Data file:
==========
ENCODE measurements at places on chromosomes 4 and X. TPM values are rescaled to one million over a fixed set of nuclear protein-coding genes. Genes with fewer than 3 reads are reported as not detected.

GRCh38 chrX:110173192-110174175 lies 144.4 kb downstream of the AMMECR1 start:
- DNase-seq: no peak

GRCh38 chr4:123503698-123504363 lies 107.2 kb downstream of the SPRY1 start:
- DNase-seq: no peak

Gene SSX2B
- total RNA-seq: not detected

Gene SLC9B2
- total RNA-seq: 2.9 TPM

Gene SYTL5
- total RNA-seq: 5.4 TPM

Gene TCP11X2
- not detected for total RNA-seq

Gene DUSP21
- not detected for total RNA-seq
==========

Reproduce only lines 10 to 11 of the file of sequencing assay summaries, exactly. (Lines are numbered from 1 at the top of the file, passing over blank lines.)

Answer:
Gene SYTL5
- total RNA-seq: 5.4 TPM